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Handling Last-Minute Price Hikes

When one association learned that several vendors had raised their prices just weeks ahead of its conference, the planning team quickly reshaped some event elements to stay on budget.

You probably know the adage about a duck looking calm as it glides smoothly across the water, even as it paddles its feet like crazy below the surface. Certainly, this could apply to just about any team that’s coordinating a big association event. But it was especially true this past summer for one planning team at Kenes Group, an international events agency based in Geneva, Switzerland.

That’s because just nine weeks ahead of an August show the agency was coordinating for the International Federation of Parasitologists—the group’s 15th annual International Congress in Copenhagen, Denmark—several event vendors announced price increases that took effect before the show began. These vendors included suppliers of food and beverage, audiovisual, signage, and décor.

According to Limor Cunia, vice president of client accounts at Kenes Group, “we were informed through a contractual notice on the 17th of June that [new higher prices] would be applicable to all events on the [convention center’s] agenda from July 1st on.” Here is an excerpt from the notice Cunia received:

“Like many other businesses within and beyond our industry, we are fighting to balance the severely rising costs on goods and energy supplies stemming directly from the logistic and economic reverberations of the Covid pandemic and the war in Ukraine. Having to maintain a sustainable business and never wanting to compromise on the level of quality rightfully expected from [the host] venue and team, we can no longer avoid a price increase.”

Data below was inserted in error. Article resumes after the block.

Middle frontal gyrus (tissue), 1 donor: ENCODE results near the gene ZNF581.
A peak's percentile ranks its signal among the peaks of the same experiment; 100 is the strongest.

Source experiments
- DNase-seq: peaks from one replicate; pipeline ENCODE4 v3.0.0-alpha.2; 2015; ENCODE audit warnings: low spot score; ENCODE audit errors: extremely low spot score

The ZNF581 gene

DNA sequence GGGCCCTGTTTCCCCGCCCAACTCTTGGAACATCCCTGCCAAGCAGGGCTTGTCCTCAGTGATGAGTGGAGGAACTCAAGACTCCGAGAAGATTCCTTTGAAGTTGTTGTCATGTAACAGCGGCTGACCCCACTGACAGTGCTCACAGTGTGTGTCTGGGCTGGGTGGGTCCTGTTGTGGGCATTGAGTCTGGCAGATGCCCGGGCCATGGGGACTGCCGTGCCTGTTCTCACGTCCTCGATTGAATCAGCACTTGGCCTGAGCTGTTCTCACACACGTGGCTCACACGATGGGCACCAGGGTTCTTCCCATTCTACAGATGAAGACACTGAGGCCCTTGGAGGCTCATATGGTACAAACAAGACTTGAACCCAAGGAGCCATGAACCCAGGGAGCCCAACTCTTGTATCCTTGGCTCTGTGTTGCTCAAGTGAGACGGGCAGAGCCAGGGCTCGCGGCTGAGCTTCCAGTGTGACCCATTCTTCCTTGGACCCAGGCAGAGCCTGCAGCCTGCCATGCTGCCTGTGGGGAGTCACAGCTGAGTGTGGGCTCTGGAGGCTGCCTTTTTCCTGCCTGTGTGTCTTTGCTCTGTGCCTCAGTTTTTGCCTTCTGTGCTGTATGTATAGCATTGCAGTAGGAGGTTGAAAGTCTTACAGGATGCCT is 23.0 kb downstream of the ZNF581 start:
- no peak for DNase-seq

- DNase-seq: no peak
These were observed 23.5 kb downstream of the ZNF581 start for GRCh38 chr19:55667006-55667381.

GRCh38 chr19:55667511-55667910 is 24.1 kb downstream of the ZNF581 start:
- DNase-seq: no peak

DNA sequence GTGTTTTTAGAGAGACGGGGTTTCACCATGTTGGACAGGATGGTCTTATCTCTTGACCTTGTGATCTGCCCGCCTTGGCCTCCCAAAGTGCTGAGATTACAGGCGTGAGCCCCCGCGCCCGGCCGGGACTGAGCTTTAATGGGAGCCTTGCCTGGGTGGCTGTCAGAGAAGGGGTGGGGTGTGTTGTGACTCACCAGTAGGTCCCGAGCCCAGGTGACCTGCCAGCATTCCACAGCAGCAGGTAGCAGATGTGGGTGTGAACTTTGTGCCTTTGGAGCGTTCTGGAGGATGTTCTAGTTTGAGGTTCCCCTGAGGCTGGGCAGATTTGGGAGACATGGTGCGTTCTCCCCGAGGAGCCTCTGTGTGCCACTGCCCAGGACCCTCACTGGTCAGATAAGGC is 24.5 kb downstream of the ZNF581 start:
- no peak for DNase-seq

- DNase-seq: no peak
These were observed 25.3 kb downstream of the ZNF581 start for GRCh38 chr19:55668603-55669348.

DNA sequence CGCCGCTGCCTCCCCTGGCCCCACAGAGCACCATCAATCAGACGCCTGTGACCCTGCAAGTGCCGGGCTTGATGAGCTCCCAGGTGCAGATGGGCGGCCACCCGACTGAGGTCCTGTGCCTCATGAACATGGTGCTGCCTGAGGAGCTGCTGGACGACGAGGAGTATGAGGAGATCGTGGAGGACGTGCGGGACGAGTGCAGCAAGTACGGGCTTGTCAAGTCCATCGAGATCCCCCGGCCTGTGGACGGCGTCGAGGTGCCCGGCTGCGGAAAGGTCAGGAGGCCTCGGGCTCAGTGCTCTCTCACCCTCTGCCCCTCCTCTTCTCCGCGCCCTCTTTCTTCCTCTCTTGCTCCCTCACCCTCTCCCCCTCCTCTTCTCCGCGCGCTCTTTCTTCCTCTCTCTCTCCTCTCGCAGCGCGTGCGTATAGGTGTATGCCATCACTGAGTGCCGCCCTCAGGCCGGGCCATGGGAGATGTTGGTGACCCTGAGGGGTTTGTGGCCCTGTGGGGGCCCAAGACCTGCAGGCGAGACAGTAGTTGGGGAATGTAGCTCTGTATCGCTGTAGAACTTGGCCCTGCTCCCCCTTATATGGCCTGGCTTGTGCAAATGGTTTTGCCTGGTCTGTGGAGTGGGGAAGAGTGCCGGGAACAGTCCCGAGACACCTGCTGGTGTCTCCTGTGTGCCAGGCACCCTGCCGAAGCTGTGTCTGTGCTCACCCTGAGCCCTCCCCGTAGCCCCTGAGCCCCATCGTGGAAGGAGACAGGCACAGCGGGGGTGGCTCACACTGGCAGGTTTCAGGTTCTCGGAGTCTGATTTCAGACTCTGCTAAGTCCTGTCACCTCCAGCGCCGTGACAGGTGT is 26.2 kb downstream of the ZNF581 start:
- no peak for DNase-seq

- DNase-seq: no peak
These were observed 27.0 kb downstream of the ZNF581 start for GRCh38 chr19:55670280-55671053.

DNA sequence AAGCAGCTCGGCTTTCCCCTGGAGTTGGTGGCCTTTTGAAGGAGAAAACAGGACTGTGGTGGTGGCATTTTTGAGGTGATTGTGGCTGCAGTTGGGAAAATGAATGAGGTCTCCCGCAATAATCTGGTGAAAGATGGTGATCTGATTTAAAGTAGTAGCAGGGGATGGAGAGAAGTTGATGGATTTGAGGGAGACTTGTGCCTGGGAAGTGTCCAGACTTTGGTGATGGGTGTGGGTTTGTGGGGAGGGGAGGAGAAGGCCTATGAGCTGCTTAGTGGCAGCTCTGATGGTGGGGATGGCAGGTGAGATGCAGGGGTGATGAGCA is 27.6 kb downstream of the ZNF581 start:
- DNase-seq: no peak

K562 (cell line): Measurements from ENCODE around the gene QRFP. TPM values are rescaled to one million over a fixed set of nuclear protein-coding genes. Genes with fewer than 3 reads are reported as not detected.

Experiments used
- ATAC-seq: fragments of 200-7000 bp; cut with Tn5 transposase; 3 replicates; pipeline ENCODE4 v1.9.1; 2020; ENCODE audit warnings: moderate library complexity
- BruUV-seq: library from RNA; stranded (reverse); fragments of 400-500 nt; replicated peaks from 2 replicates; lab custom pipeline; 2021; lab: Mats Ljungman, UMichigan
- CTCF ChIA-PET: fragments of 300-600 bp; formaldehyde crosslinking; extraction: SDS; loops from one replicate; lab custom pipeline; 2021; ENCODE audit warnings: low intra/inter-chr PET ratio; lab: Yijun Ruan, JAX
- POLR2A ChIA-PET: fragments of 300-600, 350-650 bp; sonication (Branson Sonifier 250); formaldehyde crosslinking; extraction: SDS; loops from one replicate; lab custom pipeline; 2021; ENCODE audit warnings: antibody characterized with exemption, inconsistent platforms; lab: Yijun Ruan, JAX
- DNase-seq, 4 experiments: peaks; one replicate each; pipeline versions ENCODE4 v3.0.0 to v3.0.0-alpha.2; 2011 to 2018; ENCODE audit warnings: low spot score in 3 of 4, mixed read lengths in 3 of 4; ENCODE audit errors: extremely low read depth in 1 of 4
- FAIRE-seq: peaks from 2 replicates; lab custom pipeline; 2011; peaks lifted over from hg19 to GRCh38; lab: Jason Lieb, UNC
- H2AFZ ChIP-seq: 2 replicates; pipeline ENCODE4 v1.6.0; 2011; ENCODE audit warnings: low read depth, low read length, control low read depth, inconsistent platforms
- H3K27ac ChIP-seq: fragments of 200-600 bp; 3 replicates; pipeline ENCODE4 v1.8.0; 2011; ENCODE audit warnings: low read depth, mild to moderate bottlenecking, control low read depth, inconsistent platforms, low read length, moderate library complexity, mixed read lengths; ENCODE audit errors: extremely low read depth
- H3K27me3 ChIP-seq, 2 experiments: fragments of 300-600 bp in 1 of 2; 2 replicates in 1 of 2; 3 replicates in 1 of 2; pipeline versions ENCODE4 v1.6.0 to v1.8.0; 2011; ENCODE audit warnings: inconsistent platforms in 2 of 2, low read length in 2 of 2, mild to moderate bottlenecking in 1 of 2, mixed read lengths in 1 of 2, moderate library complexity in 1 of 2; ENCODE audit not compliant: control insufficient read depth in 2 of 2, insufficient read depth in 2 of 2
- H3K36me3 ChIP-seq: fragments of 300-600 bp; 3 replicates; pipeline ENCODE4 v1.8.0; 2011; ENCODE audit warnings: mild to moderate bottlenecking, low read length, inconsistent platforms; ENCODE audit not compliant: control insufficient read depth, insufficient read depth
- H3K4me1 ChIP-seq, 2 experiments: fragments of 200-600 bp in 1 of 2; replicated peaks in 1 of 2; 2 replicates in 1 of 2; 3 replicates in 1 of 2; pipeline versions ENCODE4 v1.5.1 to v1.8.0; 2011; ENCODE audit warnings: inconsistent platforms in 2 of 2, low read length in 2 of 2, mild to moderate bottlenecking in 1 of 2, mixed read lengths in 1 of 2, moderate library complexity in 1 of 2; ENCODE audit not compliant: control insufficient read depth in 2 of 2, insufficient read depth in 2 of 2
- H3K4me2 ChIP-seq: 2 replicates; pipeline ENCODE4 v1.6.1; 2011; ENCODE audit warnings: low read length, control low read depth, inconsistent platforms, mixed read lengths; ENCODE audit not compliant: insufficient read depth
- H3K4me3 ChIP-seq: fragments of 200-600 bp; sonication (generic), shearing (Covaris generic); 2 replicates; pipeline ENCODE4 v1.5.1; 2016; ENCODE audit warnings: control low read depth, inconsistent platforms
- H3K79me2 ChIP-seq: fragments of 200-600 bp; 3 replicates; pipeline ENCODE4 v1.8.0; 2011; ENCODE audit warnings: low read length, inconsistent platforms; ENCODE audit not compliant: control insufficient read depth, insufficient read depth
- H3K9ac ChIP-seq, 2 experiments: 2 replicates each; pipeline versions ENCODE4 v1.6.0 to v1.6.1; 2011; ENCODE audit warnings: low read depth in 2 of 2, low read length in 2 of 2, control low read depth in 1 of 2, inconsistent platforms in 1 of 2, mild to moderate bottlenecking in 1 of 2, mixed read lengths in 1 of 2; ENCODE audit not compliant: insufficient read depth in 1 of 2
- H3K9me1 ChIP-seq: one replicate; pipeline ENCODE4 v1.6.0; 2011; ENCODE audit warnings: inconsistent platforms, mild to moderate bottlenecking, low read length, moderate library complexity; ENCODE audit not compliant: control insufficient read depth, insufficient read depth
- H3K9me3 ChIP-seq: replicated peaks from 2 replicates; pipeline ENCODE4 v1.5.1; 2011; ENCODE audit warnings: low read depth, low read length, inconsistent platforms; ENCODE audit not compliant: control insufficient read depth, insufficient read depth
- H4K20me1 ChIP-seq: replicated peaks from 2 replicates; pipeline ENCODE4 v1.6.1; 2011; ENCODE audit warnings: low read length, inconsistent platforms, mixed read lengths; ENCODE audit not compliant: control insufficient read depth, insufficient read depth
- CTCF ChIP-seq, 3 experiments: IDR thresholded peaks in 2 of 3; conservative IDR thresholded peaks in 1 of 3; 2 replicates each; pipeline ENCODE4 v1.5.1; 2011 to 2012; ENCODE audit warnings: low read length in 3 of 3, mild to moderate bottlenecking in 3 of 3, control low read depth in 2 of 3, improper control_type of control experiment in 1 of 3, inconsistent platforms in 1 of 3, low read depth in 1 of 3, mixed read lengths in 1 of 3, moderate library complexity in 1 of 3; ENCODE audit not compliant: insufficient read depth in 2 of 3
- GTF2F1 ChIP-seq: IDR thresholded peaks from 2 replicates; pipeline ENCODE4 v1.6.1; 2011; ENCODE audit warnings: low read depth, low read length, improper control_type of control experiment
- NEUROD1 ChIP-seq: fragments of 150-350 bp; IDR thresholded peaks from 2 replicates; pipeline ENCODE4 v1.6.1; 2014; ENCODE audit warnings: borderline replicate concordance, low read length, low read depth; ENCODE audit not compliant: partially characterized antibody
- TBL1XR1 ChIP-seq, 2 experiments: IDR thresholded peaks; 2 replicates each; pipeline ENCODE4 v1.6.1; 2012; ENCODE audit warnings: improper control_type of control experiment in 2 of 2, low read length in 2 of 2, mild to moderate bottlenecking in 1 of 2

With early-bird registration having closed on June 1, the association felt it could not raise prices on those attendees who had yet to register. So, with his procurement department’s support, Cunia’s team set out to determine exactly what each supplier would still provide for the original budgeted amounts.

AM0123CostIncreases2.png“We renegotiated with providers about services that were not critical for delivering excellence in the educational aspect of the event, which is always our main priority,” says Cunia. “So, some of the services that we either [scaled down] or cancelled were across audiovisual, catering, signage, and decorations.” (see photo)

Next, the association recruited 20 local medical students as volunteers to support the 18-person on-site operations team. In exchange for helping to change over meeting spaces and take on other tasks that maximized use of AV equipment, signage, props, and décor, the students were given the opportunity to participate in a few educational sessions; some could even showcase their research in the posters area of the exhibit hall. Lastly, the local convention and visitors bureau stepped up to host a reception for delegates inside Copenhagen City Hall.

In the end, the 1,500 delegates gave good marks to the six-day show, while the planning team (in photo below) came away with a few hard-earned lessons about how the present economic landscape can affect the execution of business events. They are as follows:
AM0123Cost IncreasesKenes.png
“For other associations, our advice is to be prepared to exercise flexibility and adaptability because we will continue to face volatile economic conditions,” says Cunia. “It is imperative that associations include a percentage in their budget for unknown circumstances from the very start of planning the event. Or, if they would prefer to reduce costs in a changing situation, they could rethink what they have historically invested in during their congresses that might not be adding sufficient value to their mission,” and shift money around to maintain quality and keep attendees satisfied in the most critical areas.

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